Overview of treating insomnia with medication

 In Feature article

Adults sleep an average of seven to eight hours a day, but the need for sleep varies from person to person and usually diminishes with age. Insomnia is a very common condition, with a one-year incidence rate of 30%. It has three components which are sleep onset, sleep maintenance, and waking too early. When insomnia significantly impairs daytime functioning or well-being, then treatment options should be considered. Insomnia is particularly prevalent with mental health conditions such as anxiety, depression, dementia, bipolar affective disorder or ADHD. It is often triggered by a stressful event but the reasons for chronic insomnia are less understood. Chronic insomnia is rarely benefitted by hypnotics and can actually be caused by the injudicious use of hypnotics.

Physical causes like pain or substance misuse should always be ruled out before a hypnotic drug is prescribed.

Hypnotic drugs are normally licensed for short periods of time, usually two to four weeks. The exception is modified-release melatonin Circadin® which is licensed to treat insomnia in patients over 55 for up to 13 weeks. Melatonin is a hormone our body produces which regulates circadian rhythm and sleep function, and it has not been associated with tolerance or dependence. It has been used off-license for treating children and adolescents with insomnia.

Physical causes like pain or substance misuse should always be ruled out before a hypnotic drug is prescribed

Benzodiazepines and zolpidem, zaleplon or zopiclone (the ‘z-drugs’) are the most commonly prescribed hypnotics but they all may lead to dependence and tolerance after long-term use. As such, it is recommended that hypnotics are administered for no longer than seven consecutive days, preferably intermittently. Elderly patients are at an increased risk of ataxia, confusion and falls so benzodiazepines and z-drugs should be avoided or carefully monitored.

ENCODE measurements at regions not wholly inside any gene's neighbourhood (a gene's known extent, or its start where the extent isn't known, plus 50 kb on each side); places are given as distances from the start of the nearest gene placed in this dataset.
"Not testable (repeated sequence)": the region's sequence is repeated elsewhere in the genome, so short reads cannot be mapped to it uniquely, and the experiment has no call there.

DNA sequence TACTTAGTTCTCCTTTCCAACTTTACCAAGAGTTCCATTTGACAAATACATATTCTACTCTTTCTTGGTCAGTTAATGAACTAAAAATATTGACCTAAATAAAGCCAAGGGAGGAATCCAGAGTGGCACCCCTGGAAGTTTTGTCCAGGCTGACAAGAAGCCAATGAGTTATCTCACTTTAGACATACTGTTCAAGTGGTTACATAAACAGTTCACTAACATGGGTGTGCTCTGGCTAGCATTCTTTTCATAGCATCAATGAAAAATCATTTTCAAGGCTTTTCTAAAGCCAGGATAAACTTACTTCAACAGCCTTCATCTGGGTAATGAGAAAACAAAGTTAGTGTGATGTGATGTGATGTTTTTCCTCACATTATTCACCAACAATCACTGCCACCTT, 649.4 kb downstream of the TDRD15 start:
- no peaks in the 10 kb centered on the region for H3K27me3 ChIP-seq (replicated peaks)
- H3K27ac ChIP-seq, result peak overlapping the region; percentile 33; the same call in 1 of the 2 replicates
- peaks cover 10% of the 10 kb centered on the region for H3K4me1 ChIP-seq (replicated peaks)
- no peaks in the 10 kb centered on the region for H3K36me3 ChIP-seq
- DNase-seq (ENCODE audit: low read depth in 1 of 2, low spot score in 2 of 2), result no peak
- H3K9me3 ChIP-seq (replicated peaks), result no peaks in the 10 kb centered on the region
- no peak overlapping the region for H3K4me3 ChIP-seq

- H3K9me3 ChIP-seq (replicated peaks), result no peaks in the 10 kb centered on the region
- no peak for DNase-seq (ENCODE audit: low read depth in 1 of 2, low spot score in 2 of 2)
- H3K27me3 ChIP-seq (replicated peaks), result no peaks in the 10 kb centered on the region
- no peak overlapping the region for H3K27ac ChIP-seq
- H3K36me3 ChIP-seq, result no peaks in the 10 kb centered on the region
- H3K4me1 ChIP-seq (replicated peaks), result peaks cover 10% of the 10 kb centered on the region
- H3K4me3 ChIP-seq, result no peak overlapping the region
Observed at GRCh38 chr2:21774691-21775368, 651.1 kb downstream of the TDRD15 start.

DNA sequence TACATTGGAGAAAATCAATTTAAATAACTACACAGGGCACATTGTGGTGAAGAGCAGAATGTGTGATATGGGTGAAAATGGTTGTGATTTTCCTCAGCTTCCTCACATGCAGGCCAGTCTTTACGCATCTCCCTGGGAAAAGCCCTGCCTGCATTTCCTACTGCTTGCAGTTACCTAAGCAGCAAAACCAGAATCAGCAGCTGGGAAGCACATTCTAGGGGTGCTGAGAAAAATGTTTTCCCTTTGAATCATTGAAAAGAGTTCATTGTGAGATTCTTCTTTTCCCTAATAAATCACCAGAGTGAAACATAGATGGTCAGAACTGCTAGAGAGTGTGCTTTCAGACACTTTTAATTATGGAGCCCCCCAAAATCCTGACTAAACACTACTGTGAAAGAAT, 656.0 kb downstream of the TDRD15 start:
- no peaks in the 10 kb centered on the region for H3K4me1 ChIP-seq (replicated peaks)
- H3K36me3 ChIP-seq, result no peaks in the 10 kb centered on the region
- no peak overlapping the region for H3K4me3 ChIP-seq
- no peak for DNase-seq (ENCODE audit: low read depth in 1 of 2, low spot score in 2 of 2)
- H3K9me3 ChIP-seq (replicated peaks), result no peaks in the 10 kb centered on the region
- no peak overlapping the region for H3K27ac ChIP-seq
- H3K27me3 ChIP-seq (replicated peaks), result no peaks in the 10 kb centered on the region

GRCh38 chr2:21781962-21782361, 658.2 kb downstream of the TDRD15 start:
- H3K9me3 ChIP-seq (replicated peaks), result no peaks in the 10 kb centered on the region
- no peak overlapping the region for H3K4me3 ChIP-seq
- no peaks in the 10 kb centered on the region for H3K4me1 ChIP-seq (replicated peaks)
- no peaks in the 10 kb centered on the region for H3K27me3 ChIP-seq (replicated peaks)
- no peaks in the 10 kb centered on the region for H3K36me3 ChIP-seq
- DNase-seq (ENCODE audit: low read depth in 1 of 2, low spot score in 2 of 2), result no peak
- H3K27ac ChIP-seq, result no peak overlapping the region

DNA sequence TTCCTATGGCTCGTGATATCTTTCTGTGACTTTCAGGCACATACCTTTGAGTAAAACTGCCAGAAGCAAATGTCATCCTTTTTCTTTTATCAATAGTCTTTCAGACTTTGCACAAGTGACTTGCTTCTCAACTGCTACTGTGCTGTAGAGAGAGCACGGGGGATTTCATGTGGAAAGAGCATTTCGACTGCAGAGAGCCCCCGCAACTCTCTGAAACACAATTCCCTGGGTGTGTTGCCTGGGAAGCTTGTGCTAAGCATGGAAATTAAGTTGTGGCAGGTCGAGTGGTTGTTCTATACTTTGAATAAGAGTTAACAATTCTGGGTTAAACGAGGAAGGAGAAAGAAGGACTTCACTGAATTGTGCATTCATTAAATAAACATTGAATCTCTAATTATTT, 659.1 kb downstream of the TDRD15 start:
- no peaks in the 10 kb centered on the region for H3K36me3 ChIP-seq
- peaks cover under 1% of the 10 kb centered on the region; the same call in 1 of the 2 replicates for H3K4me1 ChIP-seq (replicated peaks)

Insomnia can be a chronic condition and rebound insomnia may occur when a hypnotic is discontinued, so patients may find themselves on long-term hypnotic therapy due to the difficulties in stopping medication. In this situation, it is recommended to try intermittent hypnotic use, if possible, and to make regular withdrawal trials: say every three to six months depending on ongoing life circumstances and always with the patient’s consent. Cognitive Behaviour Therapy (CBT) during dose taper improves the outcome. Sedative antihistamines, like hydroxyzine or promethazine, are not addictive and are also popular hypnotics which could be used as alternatives. Nevertheless, their sedative effects usually wear off after continuous use.

NICE recommends prescribing the lowest-cost hypnotic, because of the lack of compelling evidence to choose between Z-drugs and benzodiazepines, but emphasises the need to stick to the product licences and prescribe them for short periods of time only. Furthermore, NICE recommends that switching between hypnotics should only occur if the patient suffers from adverse effects. NICE recommends that a patient who does not respond to the effects of one of these hypnotics should not be prescribed any of the others. However, clinicians find some patients do benefit from a switch, so this guidance may be discounted.

There are many non-pharmacological strategies for managing insomnia, such as ‘sleep hygiene’. The key points include: having a regular sleep routine in a comfortable space; the avoidance of sleeping during the day; the avoidance of caffeine, alcohol or nicotine before going to bed; eating dinner and exercising early; relaxing before sleep and going to bed to sleep only. If all these measures are followed, a hypnotic may not be required and the quality of sleep should usually improve.

For further information, see The Ashtons Formulary, which is accessible via Live View.

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